Isaac Delusion, “Children of the Night”/“She Pretends”: You may not be familiar with the single by this Paris-borne group, but to set the sonic stage for you, singer/songwriter Loic Fleury has cited his influences as Pink Floyd, Elliott Smith, and Sufjan Stevens, while his collaborator, Jules Paco, is more of an Aphex Twin / Gang Starr / Pharcyde kind of guy. If the combination of those sounds colliding sounds good to you, then have at it.

The Modern Folk Quartet,The Modern Folk Quartet: We’re particularly happy about this album finding its way into the catalog, as the group features a longtime friend to Rhino: Henry Diltz. (If you haven’t seen Henry’s photos around our various reissues over the years, then you just haven’t been paying attention.) Diltz formed the MFQ along with fellow bandmates Cyrus Faryar, Stan White, and Chip Douglas, a name which should immediately ring a bell with fans of the Monkees and the Turtles, as he produced some of their biggest hits. Walking the tightrope between folk and pop with their sound and the new and the traditional with the song selections, The Modern Folk Quartet earned more critical acclaim than it did sales, but the arrangements and performances make it a must-hear for fans of the genre.

Ronya, “Flame”: We don’t get many opportunities to reference artists who are “big in Finland” without adding, “Nah, we’re just kidding, they’re not big anywhere,” so we’re kind of excited that this single from the Helsinki-born singer has gotten a U.S. release. Plus, it’s got “future dancefloor filler” written all over it, so you’ll be pleased to know that there’s also a Femme En Fourrure Remix of the track available as well.

Sheila E., Sheila E./Sex Cymbal: Prince protégé and percussionist Sheila E. kicked some serious chart butt in 1984 and 1985, earning a #1 dance hit with the title track of her debut album, The Glamorous Life, and then scoring another one with “A Love Bizarre,” from her sophomore effort, Romance 1600. This, of course, explains why those two albums were the first to arrive in our digital catalog, but now they’ve been followed by the two subsequent albums, 1987’s Sheila E., and 1991’s pun-tastically-titled Sex Cymbal, which also found some chart success, if not quite as much as their predecessors. Sheila E.’s self-titled effort will probably sound the most familiar, as it contains her #4 R&B hit “Hold Me,” as well as “Koo Koo,” which wasn’t as big a hit but still received a certain amount of airplay. Sex Cymbal, however, may have cursed itself by following its title track with a single called “Droppin’ Like Flies,” a song which – in an unfortunate coincidence – proved to be Sheila’s lowest-charting R&B single as well as her last charting single. (It did do pretty well on the dance charts, though.)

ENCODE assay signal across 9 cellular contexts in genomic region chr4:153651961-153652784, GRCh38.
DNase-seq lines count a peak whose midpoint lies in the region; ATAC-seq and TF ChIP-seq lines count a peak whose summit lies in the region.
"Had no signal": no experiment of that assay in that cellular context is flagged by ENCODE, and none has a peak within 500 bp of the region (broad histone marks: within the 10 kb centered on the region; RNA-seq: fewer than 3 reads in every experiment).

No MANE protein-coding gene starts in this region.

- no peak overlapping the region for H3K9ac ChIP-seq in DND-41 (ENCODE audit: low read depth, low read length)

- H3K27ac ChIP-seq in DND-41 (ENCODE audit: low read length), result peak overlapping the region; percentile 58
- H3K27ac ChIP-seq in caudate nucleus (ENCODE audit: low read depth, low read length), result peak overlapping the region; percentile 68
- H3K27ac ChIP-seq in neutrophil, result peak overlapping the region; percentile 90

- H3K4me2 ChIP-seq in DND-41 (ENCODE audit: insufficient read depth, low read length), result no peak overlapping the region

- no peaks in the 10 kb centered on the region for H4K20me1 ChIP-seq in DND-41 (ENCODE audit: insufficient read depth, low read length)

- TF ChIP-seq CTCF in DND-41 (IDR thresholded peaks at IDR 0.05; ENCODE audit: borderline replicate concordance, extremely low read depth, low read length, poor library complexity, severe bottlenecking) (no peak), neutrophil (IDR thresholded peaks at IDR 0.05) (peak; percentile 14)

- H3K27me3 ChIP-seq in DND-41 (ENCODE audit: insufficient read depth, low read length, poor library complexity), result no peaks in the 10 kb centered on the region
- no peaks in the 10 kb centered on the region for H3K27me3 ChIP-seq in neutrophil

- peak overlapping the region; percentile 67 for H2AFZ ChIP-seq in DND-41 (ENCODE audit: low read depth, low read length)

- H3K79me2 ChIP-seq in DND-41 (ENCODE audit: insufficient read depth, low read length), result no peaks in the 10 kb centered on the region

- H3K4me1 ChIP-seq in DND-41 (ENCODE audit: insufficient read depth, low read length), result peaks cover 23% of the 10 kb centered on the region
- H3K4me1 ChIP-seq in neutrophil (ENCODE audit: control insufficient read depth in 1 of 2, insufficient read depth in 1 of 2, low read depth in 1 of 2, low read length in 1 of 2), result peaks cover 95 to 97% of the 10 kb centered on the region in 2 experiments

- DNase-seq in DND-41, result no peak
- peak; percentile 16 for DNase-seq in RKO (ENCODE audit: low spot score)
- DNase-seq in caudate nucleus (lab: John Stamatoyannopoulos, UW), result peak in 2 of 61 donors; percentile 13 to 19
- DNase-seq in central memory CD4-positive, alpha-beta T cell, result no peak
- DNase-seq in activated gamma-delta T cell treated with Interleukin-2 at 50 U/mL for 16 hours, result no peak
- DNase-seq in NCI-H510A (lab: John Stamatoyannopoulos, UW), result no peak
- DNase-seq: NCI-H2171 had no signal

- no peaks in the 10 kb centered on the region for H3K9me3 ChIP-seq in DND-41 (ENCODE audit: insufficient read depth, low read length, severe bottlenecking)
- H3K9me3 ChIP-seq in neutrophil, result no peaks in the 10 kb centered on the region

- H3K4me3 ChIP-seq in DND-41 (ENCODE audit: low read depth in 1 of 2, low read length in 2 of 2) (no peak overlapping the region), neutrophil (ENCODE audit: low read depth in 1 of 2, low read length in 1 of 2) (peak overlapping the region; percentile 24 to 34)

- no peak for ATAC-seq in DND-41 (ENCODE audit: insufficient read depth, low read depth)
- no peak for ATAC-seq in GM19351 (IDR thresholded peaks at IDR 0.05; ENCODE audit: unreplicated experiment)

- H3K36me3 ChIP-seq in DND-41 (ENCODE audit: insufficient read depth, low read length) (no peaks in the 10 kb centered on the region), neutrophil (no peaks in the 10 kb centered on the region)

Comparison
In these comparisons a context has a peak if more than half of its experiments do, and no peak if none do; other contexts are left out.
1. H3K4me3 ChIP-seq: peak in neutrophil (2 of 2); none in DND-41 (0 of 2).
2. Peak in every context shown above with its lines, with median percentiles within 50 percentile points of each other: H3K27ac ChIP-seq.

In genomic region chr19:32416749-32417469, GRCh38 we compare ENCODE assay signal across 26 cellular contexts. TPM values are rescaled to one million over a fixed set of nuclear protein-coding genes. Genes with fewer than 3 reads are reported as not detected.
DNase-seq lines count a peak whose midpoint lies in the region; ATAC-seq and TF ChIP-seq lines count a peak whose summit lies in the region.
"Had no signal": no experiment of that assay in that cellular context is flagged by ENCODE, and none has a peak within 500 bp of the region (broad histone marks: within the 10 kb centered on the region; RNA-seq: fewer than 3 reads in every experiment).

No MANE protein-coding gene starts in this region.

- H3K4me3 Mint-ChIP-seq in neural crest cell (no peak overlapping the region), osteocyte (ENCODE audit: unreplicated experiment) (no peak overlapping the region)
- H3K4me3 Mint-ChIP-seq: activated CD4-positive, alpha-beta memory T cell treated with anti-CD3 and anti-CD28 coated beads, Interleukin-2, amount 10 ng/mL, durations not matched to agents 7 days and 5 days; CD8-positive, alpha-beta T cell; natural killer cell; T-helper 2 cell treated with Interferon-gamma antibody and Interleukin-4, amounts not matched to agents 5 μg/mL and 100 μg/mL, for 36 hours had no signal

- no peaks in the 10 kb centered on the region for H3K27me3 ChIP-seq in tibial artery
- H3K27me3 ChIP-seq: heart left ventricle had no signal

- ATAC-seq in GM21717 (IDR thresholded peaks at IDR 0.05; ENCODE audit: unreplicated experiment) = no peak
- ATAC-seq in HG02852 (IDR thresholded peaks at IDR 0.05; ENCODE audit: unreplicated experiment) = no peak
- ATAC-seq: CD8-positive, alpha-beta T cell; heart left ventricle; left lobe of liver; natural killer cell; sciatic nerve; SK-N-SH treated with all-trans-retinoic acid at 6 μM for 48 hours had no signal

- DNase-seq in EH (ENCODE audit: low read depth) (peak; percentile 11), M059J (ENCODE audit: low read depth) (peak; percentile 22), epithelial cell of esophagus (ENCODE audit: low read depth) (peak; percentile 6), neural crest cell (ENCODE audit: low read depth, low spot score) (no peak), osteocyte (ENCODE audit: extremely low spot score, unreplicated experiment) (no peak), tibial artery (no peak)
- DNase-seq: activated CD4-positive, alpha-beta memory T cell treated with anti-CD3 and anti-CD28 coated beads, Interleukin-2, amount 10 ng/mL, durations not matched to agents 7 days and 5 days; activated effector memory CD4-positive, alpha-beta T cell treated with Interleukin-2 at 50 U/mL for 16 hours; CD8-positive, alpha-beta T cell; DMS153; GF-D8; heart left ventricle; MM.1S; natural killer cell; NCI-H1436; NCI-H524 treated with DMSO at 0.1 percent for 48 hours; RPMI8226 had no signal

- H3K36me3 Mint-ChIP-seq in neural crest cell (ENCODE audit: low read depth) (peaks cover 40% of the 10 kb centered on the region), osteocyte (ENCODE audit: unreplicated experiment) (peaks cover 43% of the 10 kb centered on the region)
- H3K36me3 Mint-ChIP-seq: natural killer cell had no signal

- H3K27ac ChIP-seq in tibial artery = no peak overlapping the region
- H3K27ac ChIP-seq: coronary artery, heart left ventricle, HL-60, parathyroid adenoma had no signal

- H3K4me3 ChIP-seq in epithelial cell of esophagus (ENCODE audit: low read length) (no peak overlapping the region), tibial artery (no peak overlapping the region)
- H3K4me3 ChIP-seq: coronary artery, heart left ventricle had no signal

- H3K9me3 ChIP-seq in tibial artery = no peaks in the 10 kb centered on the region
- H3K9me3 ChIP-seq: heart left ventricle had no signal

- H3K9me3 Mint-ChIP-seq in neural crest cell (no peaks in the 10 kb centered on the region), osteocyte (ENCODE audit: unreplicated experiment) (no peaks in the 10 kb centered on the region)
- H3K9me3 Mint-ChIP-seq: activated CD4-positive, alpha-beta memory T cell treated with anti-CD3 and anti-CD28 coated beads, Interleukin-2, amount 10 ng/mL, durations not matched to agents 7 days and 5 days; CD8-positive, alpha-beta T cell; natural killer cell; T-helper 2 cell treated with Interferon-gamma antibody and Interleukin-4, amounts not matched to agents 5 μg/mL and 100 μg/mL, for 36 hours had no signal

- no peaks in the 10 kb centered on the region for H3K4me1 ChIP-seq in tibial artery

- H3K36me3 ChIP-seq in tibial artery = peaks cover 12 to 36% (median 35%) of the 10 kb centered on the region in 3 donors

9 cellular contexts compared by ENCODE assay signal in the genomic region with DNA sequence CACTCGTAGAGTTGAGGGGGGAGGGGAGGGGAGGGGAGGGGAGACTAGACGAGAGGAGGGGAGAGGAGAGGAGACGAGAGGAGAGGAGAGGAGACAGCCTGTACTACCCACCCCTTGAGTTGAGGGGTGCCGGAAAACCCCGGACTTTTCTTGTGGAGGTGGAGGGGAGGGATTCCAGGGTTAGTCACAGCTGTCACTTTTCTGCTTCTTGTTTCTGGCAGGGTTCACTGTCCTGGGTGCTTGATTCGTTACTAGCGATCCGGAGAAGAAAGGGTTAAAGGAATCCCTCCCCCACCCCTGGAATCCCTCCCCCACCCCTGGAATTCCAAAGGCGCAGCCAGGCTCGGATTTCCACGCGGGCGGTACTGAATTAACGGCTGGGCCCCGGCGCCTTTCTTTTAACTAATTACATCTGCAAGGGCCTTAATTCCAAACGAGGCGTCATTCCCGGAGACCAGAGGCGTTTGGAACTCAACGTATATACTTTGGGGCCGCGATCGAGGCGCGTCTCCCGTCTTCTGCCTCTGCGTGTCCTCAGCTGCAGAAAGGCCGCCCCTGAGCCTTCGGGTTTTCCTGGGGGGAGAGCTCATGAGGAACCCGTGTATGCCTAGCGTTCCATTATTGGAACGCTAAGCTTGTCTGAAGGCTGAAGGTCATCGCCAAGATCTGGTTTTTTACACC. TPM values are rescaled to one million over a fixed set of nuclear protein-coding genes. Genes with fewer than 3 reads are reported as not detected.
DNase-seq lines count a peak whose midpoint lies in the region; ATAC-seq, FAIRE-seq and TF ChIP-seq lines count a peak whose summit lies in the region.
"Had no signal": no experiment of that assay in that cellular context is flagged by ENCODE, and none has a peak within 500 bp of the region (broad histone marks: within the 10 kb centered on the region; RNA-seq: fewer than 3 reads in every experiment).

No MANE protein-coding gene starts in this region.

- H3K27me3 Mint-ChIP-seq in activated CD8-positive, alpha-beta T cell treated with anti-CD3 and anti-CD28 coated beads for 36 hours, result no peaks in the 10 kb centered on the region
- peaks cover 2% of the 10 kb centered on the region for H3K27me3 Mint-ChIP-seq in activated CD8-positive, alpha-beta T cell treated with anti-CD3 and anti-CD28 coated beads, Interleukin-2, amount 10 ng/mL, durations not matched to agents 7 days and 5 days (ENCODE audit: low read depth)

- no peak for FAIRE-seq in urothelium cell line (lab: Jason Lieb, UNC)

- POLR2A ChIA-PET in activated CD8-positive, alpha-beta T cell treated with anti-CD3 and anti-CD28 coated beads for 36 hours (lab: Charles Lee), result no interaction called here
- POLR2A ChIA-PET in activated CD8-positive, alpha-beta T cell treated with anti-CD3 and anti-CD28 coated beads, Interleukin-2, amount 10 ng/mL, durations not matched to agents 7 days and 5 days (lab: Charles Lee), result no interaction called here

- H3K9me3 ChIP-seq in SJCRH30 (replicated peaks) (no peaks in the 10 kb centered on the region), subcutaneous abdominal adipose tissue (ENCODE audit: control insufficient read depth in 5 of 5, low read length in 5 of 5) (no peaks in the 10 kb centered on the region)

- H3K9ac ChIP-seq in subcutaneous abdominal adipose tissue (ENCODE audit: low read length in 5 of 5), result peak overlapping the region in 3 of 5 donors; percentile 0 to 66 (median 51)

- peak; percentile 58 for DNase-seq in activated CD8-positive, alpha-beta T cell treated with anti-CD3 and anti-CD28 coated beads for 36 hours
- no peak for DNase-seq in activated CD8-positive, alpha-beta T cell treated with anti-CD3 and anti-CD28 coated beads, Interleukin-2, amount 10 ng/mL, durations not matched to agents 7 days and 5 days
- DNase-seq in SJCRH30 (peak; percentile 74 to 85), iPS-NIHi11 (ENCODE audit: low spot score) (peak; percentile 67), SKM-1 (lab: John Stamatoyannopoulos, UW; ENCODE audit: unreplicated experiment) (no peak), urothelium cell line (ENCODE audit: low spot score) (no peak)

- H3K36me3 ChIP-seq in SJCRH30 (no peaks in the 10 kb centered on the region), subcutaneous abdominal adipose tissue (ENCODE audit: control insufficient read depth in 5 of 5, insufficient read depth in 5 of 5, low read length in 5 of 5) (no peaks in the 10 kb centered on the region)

Ben E. King, Don’t Play That Song! (Mono): This week’s Mono Monday release comes from the man who brought you “Stand by Me.” Released in 1962, Don’t Play That Song! was King’s third album and featured no less than five hit singles: the title track, “Ecstasy,” “First Taste of Love,” “Here Comes the Night,” and…oh, hey, what are the odds? This is actually the album that features “Stand by Me”! Well, will wonders never cease…

Sweet Water, Sweet Water: We actually wrote about Sweet Water’s self-titled effort at the beginning of last month, when – hand on heart – it really was available for purchase, but apparently it disappeared at some point. Anyway, we just wanted to let you know that it’s available again, so…there you go.